They all liked very similar things. A new thing for me when I joined the Prince and Princes of Wales was making a lot of fresh pasta.
You credit your mother for giving you a brilliant foundation in cookery skills. What did you learn from her that you were able to put to use in the Royal kitchens?
One of the most important things that I learned from her was always to be organized, to work neatly, to keep the washing up under control – not let a huge heap pile up to do at the end of the day, and not to be wasteful with ingredients. All of these skills are important in keeping a royal kitchen in order.
Did you ever cook any of her recipes at Kensington Palace?
Yes, many of them and a lot of variations on things that she had taught me – no one can eat ‘cordon bleu’ style food every day. Really good home cooking was what was always received best of all.
What’s the largest number of people you ever cooked for and how many dishes were served? Tell us about that menu.
It was about 300 people and we were on Her Majesty’s Yacht Britannia in Hong Kong at the time of the handover. It was a 4-course meal, I think it was an antipasti starter followed by either chicken or lamb and homemade ice cream and finally a fresh fruit course.
Which of your recipes are you most proud of?
The chocolate biscuit cake!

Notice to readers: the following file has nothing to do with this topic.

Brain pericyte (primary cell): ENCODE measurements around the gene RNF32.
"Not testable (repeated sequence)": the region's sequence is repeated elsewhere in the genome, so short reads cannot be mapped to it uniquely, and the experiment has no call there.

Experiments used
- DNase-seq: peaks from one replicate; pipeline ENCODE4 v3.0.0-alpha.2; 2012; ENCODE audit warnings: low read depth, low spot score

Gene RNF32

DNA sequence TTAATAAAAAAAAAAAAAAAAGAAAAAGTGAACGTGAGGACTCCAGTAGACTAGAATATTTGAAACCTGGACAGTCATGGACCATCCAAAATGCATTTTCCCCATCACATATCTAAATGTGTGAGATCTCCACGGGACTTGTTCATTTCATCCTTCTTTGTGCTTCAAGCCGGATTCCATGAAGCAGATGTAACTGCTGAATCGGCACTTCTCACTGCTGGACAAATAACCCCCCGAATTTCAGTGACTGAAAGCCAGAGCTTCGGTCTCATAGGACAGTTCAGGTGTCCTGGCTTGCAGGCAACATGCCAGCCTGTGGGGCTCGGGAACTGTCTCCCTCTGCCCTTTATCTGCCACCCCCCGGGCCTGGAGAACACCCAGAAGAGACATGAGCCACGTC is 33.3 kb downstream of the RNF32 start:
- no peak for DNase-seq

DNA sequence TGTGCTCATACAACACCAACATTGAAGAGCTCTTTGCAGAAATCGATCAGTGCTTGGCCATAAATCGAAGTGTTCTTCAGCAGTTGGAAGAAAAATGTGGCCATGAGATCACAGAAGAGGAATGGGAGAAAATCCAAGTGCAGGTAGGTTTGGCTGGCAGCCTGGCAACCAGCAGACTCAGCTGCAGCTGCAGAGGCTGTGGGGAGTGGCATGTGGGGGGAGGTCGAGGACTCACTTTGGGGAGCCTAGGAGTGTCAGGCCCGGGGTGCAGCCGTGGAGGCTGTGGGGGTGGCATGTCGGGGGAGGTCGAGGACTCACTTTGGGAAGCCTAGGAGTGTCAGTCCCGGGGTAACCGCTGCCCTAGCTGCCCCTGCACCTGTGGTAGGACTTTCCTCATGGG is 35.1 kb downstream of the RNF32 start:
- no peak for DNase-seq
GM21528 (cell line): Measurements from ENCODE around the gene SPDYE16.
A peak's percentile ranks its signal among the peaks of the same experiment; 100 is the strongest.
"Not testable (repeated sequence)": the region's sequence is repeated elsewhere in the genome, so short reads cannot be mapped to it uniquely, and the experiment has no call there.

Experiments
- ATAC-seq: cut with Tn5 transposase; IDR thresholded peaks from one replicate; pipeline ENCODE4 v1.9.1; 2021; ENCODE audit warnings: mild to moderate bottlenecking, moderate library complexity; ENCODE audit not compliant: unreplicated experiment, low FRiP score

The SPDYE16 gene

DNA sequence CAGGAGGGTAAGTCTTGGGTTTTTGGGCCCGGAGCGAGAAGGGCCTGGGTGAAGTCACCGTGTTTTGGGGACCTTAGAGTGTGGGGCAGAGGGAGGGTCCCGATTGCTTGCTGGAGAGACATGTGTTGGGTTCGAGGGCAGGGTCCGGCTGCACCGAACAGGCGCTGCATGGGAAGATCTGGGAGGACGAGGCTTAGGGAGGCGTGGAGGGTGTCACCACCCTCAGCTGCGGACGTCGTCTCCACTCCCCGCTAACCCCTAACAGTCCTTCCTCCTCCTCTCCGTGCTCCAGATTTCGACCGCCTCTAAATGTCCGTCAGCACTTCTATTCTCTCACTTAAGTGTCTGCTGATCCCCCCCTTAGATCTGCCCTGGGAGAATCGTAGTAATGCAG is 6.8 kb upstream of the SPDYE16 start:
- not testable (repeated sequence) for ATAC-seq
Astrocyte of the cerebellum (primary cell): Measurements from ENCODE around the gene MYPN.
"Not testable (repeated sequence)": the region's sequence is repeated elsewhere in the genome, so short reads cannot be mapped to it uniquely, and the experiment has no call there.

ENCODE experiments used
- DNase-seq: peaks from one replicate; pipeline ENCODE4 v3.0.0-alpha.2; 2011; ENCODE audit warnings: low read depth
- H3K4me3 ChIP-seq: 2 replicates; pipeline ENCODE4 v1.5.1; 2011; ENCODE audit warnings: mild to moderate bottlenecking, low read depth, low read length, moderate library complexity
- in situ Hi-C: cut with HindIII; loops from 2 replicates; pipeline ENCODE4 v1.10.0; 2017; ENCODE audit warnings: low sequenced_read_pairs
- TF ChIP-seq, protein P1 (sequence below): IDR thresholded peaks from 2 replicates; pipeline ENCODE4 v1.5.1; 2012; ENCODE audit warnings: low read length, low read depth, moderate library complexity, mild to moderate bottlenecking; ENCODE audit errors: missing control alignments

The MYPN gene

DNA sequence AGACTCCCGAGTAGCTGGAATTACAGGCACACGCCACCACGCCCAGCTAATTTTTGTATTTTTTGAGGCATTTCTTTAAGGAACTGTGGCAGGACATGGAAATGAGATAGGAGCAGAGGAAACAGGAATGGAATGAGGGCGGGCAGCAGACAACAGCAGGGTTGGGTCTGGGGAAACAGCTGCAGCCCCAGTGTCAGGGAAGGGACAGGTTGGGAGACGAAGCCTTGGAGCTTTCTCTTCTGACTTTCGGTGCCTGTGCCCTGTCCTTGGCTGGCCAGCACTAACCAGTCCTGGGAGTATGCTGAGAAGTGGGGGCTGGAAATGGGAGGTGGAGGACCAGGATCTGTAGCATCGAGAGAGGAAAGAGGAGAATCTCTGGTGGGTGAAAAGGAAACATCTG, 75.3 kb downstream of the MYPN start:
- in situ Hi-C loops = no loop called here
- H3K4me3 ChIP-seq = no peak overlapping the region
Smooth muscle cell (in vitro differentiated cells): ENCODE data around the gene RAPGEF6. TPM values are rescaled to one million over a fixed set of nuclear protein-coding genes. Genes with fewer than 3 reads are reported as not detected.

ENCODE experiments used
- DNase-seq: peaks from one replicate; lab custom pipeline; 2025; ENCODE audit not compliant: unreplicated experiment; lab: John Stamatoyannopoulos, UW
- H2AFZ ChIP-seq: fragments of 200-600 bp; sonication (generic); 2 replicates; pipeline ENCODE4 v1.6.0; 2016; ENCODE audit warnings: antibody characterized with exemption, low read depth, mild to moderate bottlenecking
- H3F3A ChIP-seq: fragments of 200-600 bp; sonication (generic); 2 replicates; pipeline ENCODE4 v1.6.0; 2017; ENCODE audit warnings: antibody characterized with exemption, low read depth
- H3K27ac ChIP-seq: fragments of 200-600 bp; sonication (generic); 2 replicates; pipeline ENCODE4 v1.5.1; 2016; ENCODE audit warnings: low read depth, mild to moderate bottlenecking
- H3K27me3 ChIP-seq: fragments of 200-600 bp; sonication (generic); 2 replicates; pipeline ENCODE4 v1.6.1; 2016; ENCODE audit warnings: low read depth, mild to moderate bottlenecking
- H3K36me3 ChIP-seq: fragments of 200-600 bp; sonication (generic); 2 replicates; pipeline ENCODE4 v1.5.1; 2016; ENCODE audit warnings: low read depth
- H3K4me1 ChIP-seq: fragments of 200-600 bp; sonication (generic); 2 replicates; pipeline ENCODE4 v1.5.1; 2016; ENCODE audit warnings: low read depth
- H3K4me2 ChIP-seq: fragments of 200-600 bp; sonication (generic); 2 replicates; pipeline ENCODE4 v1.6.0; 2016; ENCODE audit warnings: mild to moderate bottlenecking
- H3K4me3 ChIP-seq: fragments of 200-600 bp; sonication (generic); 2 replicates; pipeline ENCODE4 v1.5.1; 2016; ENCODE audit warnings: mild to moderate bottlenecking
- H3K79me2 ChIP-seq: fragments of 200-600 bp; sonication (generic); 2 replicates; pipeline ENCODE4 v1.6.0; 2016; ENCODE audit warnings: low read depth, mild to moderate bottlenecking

We’ve noticed a resurgence in popularity of traditional afternoon tea, high tea, heritage tea and garden parties, on both sides of the pond. The Milestone Hotel in Kensington, for example, recently launched an all new high tea concept, and afternoon tea is popping up on menus across Canada and the USA. Can you tell us what the difference is between them? For example, how is afternoon tea different than a garden party?
Traditional afternoon tea is served around a table and a pot of tea is accompanied by cream scones, a selection of finger sandwiches, small cakes, and cookies. In the 18th century afternoon tea was largely a social event for the upper classes while high tea was a necessary meal for the working classes. It was eaten in the late afternoon early evening and generally consisted of a cooked dish accompanied by bread and butter and tea. A garden party is a social event for a group of people, often a large group (as in the Queens garden parties at Buckingham Palace, where 10,000 guests attend each one!) Generally a mix of tea and other drinks are served accompanied by small sweet and savory nibbles.
Did you prepare afternoon tea for members of the Royal Family?
Yes, I did.
We tend to think of afternoon tea as a social event for the ladies. Is this an accurate perception or do the men of the household also enjoy the ritual of tea?
Afternoon tea is a daily occurrence in the royal household, however it is not a ‘Social event’ it is merely a cup of tea and a slice of fruit cake (in the case of HRH The Prince of Wales!) If there were guests there was sometimes a more extensive selection of things to eat.